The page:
1. The Sun Also Rises describes members of what Gertrude Stein called “The Lost Generation.” Although none of the characters speak openly about feeling lost, how does Hemingway show us that they are? What details in the novel convey their aimlessness and postwar cynicism?
2. Jake silently criticizes Robert Cohn for allowing himself to be controlled by his girlfriend, Frances. Jake is also disgusted with Cohn’s unrealistic, romantic devotion to Brett. In view of Jake’s own behavior toward Brett, why is his criticism of Cohn’s behavior ironic? How does Jake also allow himself to be controlled by Brett?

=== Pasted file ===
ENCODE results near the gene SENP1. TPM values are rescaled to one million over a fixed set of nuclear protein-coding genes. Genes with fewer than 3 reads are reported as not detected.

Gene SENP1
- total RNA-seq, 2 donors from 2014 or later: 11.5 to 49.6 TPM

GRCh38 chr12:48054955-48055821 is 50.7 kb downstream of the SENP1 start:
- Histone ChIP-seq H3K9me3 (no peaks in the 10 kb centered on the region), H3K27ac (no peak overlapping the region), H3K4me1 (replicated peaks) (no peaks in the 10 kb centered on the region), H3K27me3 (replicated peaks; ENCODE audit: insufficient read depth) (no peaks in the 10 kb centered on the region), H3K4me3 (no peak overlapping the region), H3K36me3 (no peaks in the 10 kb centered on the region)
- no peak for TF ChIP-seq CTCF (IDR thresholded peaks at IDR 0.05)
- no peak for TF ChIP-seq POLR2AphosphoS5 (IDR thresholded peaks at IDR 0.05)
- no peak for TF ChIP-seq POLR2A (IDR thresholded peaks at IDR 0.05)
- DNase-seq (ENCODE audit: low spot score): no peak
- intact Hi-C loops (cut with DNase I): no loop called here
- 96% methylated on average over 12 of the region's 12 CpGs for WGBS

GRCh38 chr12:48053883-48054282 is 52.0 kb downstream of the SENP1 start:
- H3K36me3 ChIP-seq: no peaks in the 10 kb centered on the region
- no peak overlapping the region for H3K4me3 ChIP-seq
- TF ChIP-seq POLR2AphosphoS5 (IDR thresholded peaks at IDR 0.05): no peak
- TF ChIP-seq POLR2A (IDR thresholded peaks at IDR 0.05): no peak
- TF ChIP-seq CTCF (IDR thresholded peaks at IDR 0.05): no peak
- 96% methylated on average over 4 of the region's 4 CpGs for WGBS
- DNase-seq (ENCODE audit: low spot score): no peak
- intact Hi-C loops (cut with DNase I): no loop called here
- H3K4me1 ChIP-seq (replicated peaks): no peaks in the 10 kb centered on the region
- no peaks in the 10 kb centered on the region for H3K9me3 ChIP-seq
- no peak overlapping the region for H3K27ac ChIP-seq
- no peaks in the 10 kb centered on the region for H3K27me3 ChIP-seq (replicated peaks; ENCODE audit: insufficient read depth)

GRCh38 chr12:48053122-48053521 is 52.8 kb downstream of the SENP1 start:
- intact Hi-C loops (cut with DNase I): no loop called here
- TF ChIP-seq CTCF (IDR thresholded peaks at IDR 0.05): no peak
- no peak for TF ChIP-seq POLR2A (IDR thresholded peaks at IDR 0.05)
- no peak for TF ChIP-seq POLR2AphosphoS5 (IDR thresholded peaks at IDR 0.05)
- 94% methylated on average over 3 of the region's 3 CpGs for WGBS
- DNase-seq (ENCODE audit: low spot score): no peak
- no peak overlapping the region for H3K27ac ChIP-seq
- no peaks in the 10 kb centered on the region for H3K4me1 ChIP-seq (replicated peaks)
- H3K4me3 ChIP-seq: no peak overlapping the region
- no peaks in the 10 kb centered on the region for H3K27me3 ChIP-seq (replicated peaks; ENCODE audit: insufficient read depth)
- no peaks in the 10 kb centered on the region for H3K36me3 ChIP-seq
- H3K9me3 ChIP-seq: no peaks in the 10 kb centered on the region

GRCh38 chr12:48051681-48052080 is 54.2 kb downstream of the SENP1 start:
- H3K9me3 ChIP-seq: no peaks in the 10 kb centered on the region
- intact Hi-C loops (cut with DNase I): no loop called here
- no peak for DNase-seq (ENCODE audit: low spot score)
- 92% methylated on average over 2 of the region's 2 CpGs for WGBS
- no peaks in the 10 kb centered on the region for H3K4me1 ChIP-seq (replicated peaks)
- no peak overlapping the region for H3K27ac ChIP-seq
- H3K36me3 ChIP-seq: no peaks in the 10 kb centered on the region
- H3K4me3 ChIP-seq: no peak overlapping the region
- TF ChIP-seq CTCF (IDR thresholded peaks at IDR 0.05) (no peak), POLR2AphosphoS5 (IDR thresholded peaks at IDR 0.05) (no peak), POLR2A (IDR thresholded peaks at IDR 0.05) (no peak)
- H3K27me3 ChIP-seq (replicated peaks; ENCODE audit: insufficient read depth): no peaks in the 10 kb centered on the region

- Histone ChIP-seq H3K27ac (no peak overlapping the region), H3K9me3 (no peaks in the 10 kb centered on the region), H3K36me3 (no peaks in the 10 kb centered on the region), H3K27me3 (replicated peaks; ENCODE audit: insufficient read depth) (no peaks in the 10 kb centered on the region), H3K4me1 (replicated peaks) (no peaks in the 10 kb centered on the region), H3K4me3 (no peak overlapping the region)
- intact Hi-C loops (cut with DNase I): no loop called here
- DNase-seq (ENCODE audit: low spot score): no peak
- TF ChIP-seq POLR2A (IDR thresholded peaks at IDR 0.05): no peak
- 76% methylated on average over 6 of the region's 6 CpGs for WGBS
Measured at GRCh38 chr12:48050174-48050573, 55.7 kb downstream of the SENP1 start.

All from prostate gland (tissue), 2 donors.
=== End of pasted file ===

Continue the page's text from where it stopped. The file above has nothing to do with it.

3. The week during which Jake and Bill are fishing in the small village of Burguete is one of the most peaceful and pleasurable times described in the novel. How does Hemingway convey this? How does this stretch of time differ from the fiesta week in Pamplona?
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